While the movie is far better known, the book is simply far better.

Tragically Heggen was found dead in a bathtub in his New York apartment. He had committed suicide at the age of 29! With the play Heggen had achieved monetary fortune and literary fame (“Attractive women formed an orderly queue outside his bedroom door” according to the Grumpy Old Bookman), but he was expected by everyone to write a sequel. He was haunted – no crippled – by writers block. Heggen couldn’t cope with the prospect of failure and like the hero of his novel died a meaningless death.

Going After Cacciato: A NovelNorthern Lights

A stunningly different kind of war novel, and perhaps the best of the three, is Tim O’Brien’s Going After Cacciato. It won the National Book Award for fiction and if that isn’t criteria enough to automatically get a Minnesota book on our list I don’t know what is.

The story is surreal and likely the product of psychological trauma inflicted by the horror that was the war in Viet Nam. Seemingly happy and stable, Private Cacciato decides he has had enough of the war and that he can just walk away from it. He starts walking west and his squad, including the narrator Paul Berlin, sets out to bring him back but they too are walking away from the war by following him across the world until they take up residence in Paris. Along the way, jumping back in forth in time, some of the horrors of the war are described in disturbing detail like picking up a helmet with the soldiers face still in it. Cacciato just may be the great American novel for the 60’s generation with its underlying theme of responsibility and duty verses freedom and individuality.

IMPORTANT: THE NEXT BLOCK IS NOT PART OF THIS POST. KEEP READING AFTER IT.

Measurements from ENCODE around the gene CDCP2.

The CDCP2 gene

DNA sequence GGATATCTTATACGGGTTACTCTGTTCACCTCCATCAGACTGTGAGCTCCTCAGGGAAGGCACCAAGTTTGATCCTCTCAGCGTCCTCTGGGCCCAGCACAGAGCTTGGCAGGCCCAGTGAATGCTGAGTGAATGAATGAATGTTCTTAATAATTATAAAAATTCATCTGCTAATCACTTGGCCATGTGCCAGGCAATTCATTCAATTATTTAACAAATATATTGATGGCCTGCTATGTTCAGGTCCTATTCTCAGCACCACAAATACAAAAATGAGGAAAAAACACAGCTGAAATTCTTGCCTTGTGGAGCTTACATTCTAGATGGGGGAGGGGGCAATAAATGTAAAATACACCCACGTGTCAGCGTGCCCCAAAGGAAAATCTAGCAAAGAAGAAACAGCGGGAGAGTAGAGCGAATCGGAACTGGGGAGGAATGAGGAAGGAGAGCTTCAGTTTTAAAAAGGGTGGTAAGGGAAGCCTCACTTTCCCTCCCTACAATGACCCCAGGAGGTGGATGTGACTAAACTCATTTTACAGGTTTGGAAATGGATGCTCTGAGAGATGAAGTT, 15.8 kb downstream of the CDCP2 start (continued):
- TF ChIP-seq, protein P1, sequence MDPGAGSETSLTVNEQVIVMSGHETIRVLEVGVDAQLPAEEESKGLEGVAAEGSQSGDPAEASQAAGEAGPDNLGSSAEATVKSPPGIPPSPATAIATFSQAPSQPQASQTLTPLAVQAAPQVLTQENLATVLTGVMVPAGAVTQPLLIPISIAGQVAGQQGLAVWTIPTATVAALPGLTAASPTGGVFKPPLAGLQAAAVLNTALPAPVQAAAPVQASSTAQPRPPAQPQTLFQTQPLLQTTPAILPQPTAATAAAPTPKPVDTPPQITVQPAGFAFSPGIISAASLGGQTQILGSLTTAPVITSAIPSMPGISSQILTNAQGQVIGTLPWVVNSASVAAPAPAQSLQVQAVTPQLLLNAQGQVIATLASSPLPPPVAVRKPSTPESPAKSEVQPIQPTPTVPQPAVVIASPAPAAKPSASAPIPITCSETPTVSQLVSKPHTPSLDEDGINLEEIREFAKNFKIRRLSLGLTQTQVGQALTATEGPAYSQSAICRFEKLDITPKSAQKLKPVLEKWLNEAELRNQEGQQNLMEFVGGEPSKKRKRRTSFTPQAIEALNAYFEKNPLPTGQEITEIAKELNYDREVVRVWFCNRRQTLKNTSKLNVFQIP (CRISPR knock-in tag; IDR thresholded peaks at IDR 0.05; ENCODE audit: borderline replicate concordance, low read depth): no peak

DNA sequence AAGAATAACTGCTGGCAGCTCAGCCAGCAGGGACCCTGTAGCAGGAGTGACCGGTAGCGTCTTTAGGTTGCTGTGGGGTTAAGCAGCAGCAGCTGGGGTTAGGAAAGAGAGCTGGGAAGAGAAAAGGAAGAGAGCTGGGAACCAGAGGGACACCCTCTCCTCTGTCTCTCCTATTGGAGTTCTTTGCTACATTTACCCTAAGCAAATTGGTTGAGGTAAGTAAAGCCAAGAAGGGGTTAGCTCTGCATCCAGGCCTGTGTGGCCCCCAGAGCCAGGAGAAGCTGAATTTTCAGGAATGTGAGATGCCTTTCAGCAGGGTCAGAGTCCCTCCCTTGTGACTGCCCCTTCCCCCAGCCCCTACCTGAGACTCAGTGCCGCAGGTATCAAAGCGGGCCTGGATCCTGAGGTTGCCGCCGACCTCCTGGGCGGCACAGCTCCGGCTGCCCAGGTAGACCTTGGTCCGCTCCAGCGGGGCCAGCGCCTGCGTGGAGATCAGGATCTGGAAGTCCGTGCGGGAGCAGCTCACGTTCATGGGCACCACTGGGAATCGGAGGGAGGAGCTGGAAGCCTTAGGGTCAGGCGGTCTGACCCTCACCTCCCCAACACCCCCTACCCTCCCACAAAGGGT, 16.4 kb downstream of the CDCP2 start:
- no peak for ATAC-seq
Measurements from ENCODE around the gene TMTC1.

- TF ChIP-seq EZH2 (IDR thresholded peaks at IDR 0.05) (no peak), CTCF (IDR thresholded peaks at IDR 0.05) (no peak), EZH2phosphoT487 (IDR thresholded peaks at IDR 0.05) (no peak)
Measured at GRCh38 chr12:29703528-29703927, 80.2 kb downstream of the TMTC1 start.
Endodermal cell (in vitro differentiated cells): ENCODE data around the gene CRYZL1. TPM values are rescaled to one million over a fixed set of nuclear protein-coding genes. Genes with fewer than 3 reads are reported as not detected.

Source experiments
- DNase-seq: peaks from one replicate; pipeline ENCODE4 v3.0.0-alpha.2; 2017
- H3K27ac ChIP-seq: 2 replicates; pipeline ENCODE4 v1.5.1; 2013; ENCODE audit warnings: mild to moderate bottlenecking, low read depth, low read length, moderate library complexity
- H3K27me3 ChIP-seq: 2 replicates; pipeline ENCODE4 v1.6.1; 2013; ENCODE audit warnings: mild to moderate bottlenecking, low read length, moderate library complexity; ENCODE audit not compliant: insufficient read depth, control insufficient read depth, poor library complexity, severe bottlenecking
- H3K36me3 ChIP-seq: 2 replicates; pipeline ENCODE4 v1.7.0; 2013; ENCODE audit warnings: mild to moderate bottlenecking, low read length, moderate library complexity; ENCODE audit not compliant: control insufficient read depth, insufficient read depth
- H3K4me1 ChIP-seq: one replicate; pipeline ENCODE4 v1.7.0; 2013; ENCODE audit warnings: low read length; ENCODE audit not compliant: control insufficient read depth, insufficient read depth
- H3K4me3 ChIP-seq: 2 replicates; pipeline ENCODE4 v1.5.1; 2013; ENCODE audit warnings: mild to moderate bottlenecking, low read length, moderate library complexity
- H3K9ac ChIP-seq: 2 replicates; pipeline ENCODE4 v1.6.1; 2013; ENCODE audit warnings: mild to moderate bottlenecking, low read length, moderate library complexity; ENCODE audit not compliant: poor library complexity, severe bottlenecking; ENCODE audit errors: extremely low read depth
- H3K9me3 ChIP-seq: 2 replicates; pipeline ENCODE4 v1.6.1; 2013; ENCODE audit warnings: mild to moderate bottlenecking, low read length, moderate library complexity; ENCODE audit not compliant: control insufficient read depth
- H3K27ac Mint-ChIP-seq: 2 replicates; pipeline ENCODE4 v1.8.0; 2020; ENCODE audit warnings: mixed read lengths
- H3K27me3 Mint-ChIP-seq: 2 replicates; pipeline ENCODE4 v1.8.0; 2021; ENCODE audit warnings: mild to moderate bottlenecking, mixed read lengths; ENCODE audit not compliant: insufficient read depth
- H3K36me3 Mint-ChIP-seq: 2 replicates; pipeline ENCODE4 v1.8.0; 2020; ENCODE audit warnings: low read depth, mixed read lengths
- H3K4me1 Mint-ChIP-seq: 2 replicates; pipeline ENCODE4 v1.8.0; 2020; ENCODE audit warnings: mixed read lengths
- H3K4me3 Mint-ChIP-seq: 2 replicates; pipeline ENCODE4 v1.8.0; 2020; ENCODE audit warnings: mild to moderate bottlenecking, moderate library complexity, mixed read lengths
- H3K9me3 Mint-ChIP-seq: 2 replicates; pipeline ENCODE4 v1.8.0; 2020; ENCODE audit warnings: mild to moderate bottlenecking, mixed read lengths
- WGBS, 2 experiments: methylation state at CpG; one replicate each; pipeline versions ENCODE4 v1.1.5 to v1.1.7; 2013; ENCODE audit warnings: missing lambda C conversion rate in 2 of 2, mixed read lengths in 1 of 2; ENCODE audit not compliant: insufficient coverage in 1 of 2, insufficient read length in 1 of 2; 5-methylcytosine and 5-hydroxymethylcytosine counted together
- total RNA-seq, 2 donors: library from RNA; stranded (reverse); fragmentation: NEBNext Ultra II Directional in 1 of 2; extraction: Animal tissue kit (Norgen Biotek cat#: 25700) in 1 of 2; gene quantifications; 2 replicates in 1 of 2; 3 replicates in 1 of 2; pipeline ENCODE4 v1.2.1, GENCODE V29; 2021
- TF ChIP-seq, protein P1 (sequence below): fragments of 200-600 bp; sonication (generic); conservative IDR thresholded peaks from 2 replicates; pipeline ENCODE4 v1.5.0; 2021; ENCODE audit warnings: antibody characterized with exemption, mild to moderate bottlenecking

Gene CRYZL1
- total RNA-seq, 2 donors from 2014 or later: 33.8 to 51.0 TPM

While we are on the subject of Tim O’Brien, several of his books are must reads but for his best description of Minnesota I recommend Northern Lights. I have been in mortal danger from hypothermia a couple of times in my life and one of them was from just reading this book.

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6 Responses to “Homegrown Homers or…”

  1. Molly Coleman Says:

    Interesting that of the three, only Tim O’Brien was really able to follow up with more successful novels. Were Boyd’s other books also about the war?

    Speaking of Tim O’Brien…excellent decision to finally include him in the blog!

  2. Patrick Coleman Says:

    Perhaps that is O’Brien’s genius. He keeps using the theme of the war and its traumatic aftermath. Boyd even tried writing historical biography. What was the last line of the paper you wrote on Cacciato?

    Ulster reply on August 21st, 2010:

    For non-fiction about the Viet Nam conflict by a Minnesota writer Ron Glasser’s “365 Days” is the greatest!

  3. Molly Coleman Says:

    \There is no point at which the soldiers are seen doing something good, something that will really help others and justify the fact that they are occupying a foreign country; instead, the idea that there is no purpose behind the war comes through again and again, showing the audience O’Brien’s clear intent in writing the book.\

    That one?

    Patrick Coleman reply on August 23rd, 2010:


  4. Molly Coleman Says:

    Why thank you.